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Nothing impacts how we approach a situation more than how we think about it in the first place. Consider the difference between a problem and a dilemma. A problem is something that has a solution. Apply it and the problem is solved. Out of gas? Stop and refill the tank. Missing an automated business system? Install one. A dilemma, on the other hand, is the existence of inherently conflicting forces that create tension in a system. Do you focus on long term results or short term results? Do you do what’s best for your client or what’s best for you? Performance or learning? When the answer to a multiple choice question is “all of the above,” it’s a dilemma.
As one moves up the hierarchy in an organization, s/he deals less with problems and more with dilemmas. CEOs deal almost exclusively with dilemmas – reconciling competing demands across the range of stakeholders. It is not “either/or,” it is “both/and.” One current issue most CEOs have to manage is the dilemma of openness (social networks, transparency) and control (ensuring security, integrity.) As a dilemma, there is no way to eliminate the inherent tension. Trusted advisors can add value by facilitating exploration of the multiple sides of the dilemma.
Problems can be solved. Dilemmas must be managed. Attempting to solve a dilemma will guarantee you frustration. There is no silver bullet solution. You can’t find a simple answer to the work – life dilemma. By the same token, managing a problem will frustrate those around you. If it is a problem, fix it. Take an underperforming staff member. Framing the performance issue as a problem suggests coaching, remedial training and if no success, dismissal. Framing it as a dilemma can result in passing the poor performer around to other groups, ‘special assignments’ and internal banishment. In one organization, this practice has been institutionalized through the creation of an area of the building for housing poor performers who couldn’t cut it. It is known in the building as “punishment land.” It is critical to frame the issues accurately as problems or dilemmas.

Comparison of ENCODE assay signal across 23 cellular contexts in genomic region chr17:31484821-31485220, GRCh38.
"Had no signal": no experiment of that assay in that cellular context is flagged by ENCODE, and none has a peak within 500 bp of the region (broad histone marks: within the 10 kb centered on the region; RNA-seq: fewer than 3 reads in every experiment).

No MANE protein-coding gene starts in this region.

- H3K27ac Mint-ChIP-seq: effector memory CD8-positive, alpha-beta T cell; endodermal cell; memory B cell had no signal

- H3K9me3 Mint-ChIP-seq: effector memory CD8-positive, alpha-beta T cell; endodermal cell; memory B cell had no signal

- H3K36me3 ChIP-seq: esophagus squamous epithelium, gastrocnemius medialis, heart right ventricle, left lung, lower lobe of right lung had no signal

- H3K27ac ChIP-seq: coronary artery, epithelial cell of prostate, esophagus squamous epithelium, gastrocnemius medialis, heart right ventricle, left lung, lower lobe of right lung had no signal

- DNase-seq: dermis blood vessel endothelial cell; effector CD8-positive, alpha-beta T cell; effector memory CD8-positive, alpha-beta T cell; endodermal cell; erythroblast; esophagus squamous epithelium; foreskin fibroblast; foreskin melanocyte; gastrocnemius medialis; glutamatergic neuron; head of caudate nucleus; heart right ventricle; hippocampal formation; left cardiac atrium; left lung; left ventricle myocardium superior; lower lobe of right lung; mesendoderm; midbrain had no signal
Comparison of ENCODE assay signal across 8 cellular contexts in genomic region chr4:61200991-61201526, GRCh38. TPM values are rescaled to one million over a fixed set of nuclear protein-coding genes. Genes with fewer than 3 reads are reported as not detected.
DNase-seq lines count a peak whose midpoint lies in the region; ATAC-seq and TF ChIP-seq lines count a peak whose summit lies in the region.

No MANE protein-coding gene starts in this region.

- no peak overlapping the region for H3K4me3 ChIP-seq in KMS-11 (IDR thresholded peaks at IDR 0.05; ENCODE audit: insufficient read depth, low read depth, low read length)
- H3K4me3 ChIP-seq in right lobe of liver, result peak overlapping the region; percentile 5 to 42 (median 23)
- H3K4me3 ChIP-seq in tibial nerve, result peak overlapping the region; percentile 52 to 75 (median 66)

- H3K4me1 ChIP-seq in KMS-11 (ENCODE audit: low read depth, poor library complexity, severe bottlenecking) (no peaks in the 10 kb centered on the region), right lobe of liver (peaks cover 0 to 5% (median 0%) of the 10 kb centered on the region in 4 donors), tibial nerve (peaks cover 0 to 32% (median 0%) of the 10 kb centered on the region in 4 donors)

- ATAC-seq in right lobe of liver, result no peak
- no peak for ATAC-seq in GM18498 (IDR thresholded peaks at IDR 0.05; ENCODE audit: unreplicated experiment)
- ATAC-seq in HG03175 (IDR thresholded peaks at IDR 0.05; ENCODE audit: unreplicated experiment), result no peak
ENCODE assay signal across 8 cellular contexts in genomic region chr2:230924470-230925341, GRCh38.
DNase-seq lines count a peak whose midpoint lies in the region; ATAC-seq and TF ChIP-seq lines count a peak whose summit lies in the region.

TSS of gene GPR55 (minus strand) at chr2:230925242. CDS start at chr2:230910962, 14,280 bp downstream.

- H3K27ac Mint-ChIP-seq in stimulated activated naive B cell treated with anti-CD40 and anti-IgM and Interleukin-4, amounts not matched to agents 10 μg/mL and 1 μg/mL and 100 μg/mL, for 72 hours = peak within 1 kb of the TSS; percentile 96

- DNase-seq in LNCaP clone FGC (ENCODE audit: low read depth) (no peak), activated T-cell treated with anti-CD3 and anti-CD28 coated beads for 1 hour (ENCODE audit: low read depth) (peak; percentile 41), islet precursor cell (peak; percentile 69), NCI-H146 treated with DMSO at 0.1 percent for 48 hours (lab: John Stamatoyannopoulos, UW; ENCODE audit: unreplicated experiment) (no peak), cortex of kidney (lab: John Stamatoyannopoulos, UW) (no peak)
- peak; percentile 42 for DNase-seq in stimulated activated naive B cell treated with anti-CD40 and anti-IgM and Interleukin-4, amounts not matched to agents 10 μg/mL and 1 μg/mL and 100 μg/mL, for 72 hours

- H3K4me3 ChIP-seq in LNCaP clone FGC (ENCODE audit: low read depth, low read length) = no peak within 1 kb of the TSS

Helping clients manage dilemmas means resisting the temptation to offer solutions. They will be rejected anyway because they don’t address all sides of the issue. Solution proposals are often met with ‘yes, but’ responses. Adding value often takes the form of:

  • offering the frame of a dilemma
  • inviting an examination of each side of the dilemma (‘tell me more about x’)
  • observing and challenging underlying assumptions and beliefs about the
  • While there are no simple solutions that can be provided for dilemmas (clients don’t expect them,) the interesting thing is if the client achieves clarity as a result of engaging with a trusted advisor, the advisor gets the credit anyway just for being associated with the client’s self insight.